Tuesday, December 4, 2012

The Netherlands:Where Santa´s helpers look like black faced Minstrels in America

The Netherlands:Where Santa´s helpers look like black faced Minstrels in America

     I lived in the Netherlands from August 2006 until
August 2010. I was pusuing an L.L.M. but left unfinished.

     There were many things that I liked about the Netherlands.

     I loved walking along the canals; it was peaceful. I really
enjoyed taking the canal cruise boats. They put me to sleep.
The water.

     And, there are so many people that I met and liked and respected,
Paul, from Amsterdam; Ton, from Zaandam; Naima, Saskia, whom
I met at the Prix d´Ami coffeeshop. Jeremy too at both the Rokerij and
later the Prix d´Ami.  It was a good laugh. Guillamo, Josune (?) Too
many to name. Stella, Mary, Jacintha...

     Jackie, from Austrailia by way of Chicago...I have never forgotten
having those meals on Friday.

     All of my teachers at the Universiteit van Amsterdam, Harmen,

     The one big shocker was Santa´s, or (“Sinterklaas,” in the Netherlands)
helpers. They were not the elves that I had grown up used to in America.
No, these reminded me of the performers I´d seen in America´s minstrel
shows. White actors and actresses with blackened faces....playing derogatory

     The only minstrel performers that I saw live was in a skit...part of a show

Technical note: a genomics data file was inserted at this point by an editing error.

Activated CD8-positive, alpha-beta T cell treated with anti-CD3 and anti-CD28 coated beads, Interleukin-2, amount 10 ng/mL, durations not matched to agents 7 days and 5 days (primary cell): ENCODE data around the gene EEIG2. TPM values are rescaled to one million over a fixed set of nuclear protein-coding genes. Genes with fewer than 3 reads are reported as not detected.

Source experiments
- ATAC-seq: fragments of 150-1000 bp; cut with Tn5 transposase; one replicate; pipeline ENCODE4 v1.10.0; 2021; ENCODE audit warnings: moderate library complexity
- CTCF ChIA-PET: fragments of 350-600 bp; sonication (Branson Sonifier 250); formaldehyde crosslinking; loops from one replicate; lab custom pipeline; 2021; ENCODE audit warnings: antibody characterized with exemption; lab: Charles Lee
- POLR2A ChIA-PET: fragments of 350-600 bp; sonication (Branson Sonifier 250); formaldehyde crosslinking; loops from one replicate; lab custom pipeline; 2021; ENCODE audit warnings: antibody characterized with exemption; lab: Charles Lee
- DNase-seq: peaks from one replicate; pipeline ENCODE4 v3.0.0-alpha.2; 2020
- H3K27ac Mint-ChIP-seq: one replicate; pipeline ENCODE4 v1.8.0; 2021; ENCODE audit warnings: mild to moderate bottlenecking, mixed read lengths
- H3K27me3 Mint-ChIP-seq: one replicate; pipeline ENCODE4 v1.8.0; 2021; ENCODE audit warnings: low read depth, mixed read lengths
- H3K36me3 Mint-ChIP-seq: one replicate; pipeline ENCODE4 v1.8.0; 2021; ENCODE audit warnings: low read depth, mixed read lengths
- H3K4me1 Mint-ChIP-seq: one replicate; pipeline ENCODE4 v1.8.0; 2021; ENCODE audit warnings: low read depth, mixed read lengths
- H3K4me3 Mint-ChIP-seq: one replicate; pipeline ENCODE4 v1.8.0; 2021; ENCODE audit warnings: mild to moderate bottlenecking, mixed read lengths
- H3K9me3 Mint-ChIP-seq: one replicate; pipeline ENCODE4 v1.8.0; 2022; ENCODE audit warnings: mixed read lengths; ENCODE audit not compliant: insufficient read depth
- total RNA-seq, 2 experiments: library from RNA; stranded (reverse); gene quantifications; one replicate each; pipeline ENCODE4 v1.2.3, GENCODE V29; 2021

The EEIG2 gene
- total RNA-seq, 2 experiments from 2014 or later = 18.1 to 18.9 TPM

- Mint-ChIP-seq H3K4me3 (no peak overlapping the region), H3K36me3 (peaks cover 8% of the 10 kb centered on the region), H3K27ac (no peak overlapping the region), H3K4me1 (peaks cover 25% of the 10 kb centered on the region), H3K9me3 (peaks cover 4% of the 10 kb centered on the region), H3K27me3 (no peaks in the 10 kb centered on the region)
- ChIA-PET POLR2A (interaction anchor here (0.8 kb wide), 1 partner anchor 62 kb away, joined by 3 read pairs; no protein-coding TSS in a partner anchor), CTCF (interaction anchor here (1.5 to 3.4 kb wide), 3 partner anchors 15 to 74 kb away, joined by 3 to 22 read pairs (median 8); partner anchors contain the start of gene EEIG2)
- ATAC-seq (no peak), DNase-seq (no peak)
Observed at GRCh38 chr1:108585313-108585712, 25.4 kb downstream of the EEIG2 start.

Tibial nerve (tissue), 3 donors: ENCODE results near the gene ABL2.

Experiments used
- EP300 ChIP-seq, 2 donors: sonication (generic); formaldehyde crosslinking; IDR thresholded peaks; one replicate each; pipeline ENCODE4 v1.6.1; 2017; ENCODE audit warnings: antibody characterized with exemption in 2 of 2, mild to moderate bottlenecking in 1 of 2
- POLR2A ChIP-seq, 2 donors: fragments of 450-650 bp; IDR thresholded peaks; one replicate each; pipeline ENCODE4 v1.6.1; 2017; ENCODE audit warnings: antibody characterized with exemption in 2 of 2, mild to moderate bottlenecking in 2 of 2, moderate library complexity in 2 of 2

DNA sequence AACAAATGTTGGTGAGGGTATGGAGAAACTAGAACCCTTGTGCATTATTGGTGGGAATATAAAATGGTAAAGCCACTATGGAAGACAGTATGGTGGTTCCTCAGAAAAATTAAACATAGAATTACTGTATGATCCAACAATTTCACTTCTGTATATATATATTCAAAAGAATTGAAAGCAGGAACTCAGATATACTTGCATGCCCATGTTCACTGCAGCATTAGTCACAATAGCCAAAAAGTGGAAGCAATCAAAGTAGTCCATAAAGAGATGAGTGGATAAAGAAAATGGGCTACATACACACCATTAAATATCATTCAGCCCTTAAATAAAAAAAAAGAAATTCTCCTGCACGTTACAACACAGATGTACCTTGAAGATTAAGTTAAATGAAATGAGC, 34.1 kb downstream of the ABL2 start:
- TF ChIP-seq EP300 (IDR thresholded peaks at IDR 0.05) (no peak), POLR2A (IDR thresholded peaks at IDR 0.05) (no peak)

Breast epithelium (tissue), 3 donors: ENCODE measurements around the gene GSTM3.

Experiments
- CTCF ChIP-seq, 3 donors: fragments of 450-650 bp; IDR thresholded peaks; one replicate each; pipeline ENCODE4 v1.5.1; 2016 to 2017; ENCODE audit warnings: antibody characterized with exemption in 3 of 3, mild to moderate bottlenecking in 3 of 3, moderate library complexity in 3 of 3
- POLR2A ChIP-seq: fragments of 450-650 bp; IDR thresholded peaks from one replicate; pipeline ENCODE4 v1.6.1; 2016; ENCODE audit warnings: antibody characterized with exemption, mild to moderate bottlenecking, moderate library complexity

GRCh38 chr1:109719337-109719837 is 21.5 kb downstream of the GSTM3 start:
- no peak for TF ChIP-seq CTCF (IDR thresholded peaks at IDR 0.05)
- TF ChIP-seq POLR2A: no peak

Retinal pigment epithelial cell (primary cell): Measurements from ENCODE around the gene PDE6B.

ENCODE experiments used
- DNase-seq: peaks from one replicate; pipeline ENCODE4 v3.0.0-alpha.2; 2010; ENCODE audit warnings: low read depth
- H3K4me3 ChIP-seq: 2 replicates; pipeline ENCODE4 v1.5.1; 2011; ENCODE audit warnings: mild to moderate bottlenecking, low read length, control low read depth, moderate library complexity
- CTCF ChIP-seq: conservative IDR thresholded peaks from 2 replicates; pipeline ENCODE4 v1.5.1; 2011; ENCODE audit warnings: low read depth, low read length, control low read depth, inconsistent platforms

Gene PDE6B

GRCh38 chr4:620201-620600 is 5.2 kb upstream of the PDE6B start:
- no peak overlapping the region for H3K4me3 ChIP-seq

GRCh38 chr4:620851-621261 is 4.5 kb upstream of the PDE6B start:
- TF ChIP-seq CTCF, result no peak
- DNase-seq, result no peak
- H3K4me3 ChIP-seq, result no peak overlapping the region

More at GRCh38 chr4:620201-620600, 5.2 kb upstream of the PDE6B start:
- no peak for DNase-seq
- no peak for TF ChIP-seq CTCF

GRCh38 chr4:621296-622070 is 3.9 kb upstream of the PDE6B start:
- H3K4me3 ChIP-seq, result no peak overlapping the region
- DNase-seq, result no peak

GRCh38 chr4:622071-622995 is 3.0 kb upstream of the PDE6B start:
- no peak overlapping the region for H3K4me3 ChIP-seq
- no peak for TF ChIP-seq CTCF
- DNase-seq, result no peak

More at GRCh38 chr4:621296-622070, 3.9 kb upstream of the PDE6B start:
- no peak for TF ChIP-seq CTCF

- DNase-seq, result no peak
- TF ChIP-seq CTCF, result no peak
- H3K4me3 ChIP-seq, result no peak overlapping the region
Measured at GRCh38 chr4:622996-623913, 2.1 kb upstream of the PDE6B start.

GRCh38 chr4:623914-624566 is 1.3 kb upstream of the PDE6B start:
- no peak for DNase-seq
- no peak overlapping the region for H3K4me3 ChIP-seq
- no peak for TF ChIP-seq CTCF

put on at my school. It was a Catholic school, St. Charles Borremeo, in
Woburn, Massachusetts, which is outside of Boston.

     In the Netherlands, Santa, is known as “Sinterklaas.” December 5th is the
day children receive their presents from “Sinterklaas.”  You will not see reindeer
with Sinterklass. He has helpers named Zwarte Piet, Black Pete, who is the
attraction for children.

     I don´t  remember seeing  Zwarte Piet, (Black Pete) my first  Christmas
(2006). I don´t know why...except I was consumed with school, cramming for
exams and more. I also went to Köln that Christmas. But, in 2007 I moved to
Haarlem and saw plenty of  Zwarte Piets. They are both men and women. My
son was with me, and I remember when we walked around a corner and saw
some with children.

    My first thought was that you wouldn´t see this in America, and most likely
not even in Cape Town, South Africa. When I asked about  Zwarte Piet, and
offered my thoughts that it smacked of racism I was told that the black face was
supposed to be soot from the chimneys, but that doesn´t account for the kinky
black hair, or the lips.

     Most Dutch are adament that it is not racist at all; it´s a tradition. But, this
tradition does not have a long lineage. It begins between 1845-1850. The Dutch
outlawed slavery in 1814, yet it continued in some colonies until 1863.

     Both America and the Netherlands among many countries were slave owning
and trading countries, and America´s minstrel shows began in the same era.

     The spread on the civil rights movement in America helped to eliminate many
of the minstrel performances. The Dutch people who defend these racist characters
should ask themselves "What did we do for more than a thousand years until
1850 when Zwarte Piet came into being.

     It is also is this character demeaning. Yes, it is offensive. Can the Netherlands
do without it? Yes, slavery was abolished, and many other negative things. This
one has to go.

     This issue was blown open when Quinsy Gario, a performance artist from the
Dutch Caribbean island of Curacao was arrested and brutally beaten last  November
for wearing a T~shirt that said "Zwarte Piet is racism."

There are some links to videos below


Dutch tradition caught in racist accusations




Criticism of Dutch "Black Pete" tradition grows

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